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Advice from pro tiler needed

Discussion in 'Tiling' started by steve28, 30 Aug 2012.

  1. steve28

    steve28

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    Hi,
    i'm in the process of renewing my old kitchen. Floors , walls, cabinets and white goods.

    First up is the floor.

    The floor is 70% screed, 30% wooden suspended.

    I have removed the floor boards and installed noggins between the joists, overlaid with 18mm ply and screwed down all edges. There are no edges that are not supported and all are screwed minimum 150mm mostly less that that.
    Joists are 350mm apart.

    I need some help now with a couple of questions before i go any further.

    The wooden part of the floor is very firm, zero deflection, although i know that the screed and wood will move seperately.
    The screed has a level change in it because old tiles were pulled up and from a high point on the timber floor the rest of the room varies between 5-8 mm lower in areas.

    i am assuming i can make this up with. A levelling compound and adhesive.

    Q: do i need to put a Decoupling matt down to ensure there will be no sideways stress on the tiles to prevent cracking?

    I dont want to use a joint over the screed/wood line because that will spoil the look of the floor.

    I had a tiler visit to get some idea, but he suggested i rip up the timber floor and screed, make up the floor void and then screed the entire room in one go.

    That may be the ideal way to go, but i have to live in the house whilst the work is going on so cannot really do that. my preference would be to tile over existing, but obviously I want it to last so it needs to be done correctly based on what is present/possible.

    There is a load of information about decoupling, adhesives, SLC etc etc, but its
    Confusing, so I am hoping someone that knows, can advise me.

    If the floor has to come up so be it, but if we can achieve a good result without it would be easier to deal with.

    Sorry for the long post but appreciate any advice.

    ( tiles will be porcellin large format)

    Steve28
     
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  3. Karis

    Karis

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    What is the joist size & unsupported span? Whilst 18mm WBP is usually sufficient for light load/use areas such as bath/shower rooms, it’s advisable to use 22mm or 25mm WBP in a heavy load/use area such as a kitchen. What’s under & supporting the suspended floor, is the void vented to open atmosphere?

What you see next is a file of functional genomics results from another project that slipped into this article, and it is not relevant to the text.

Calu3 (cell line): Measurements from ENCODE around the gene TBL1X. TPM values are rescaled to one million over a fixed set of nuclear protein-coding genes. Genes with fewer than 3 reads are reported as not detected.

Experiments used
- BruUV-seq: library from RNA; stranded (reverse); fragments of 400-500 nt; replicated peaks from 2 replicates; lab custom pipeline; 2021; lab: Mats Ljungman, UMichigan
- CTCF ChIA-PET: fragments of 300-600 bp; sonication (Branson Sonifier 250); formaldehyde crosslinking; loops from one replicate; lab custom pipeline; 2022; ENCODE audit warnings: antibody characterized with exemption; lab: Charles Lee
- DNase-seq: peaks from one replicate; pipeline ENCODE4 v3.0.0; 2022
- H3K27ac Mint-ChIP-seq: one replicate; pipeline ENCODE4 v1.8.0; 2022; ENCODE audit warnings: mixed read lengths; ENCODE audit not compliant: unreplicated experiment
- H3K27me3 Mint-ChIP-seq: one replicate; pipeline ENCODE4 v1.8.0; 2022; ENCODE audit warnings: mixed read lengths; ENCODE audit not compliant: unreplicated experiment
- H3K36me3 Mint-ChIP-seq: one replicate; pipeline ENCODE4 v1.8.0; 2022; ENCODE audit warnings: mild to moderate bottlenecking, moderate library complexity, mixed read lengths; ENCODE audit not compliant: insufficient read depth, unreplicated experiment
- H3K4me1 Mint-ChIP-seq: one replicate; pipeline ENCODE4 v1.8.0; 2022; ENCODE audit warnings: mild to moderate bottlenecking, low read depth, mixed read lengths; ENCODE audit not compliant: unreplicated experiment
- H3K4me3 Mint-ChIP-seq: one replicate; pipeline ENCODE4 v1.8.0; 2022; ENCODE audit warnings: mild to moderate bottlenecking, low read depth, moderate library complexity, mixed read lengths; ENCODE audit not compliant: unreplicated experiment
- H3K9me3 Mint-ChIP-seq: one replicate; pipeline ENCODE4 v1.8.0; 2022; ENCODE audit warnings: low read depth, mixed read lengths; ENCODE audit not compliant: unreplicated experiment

You must use WBP not standard ply & should acrylic prime the underside & edges but depending on your answer to the above, you may need to do more to prevent any chance of moisture ingress into the underside of the ply which will cause warping & tile failure.

    Whist local hollows can be filled using cement based adhesive, for general leveling of an uneven floor use an SLC. Do not use conventional sand/cement screed.

    You definitely need an uncoupling membrane.

    What size/shape is the tiled area? With linear tile runs greater than 6m or odd shaped areas, an expansion gap may be advisable.

    Taking up the suspended floor & laying a new screed may be the best option & probably the way I would go, it may even be a cheaper option. It’s the best way of minimising the risk of differential movement. You may still need an uncoupling membrane over the two slabs, being cast at different times they may still suffer differential movement which will cause tile failure unless you use an expansion joint between the two. A new sand/cement cast screed must be left to fully cure & dry out before you tile or you will have problems; this is a minimum of 28 days to cure but allow one day per mm of screed thickness to dry out; test for any residual dampness before you tile.

    How large is large? The larger the tiles the flatter the tile base needs to be.
     
  4. paul_v

    paul_v

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    right im not a tiler, far from it actually but was just loooking and thought could you not overboard the whole lot with say 6mm wbp ply and then tile from there or would there be to much of a step into the room if you did that?
     
  5. steve28

    steve28

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    Karis,

    Thanks formyour reply.

    To answer your questions,

    Joists re 4 x 2. And are in two sections. One side of ech is supported on dwarf walls, and in the middle they crossover , again supported on a dwarf wall. I have fixed them together where they cross with 3" screws from either side. The middle dwarf wall is approx 1m from the supports either side ( not quite in the middle). The void is vented since the rest of the house is also suspended floors with bricks out of support walls to allow airflow.

    The board is 18mm marine ply.

    The timber area is 2.5m x 2.25m. The total tiled area will be 5m x 3.6m in a rectangle.

    Tile size is 60cm x 60cm.

    If i rip up the timber and fill the void, then screed it, will it be best to use SLC over the entire area once dry?


    Pvms, thanks, I dont want to overboard because i have height restrictions where the kitchen floor meets the hallway and adding 6mm to. Tile and adhesive would create quite a step.
     
  6. Karis

    Karis

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    The span is OK for that size joist but in a high load/use area such as a kitchen, I would have gone to 22mm ply. An externally vented void will mean the underside of the ply is exposed to varying humidity levels & the possibility of moisture ingress. You must seal the underside & edges of the ply thoroughly as any difference in moisture content between the top & bottom ply veneers may cause it to warp/curl & cause tile failure.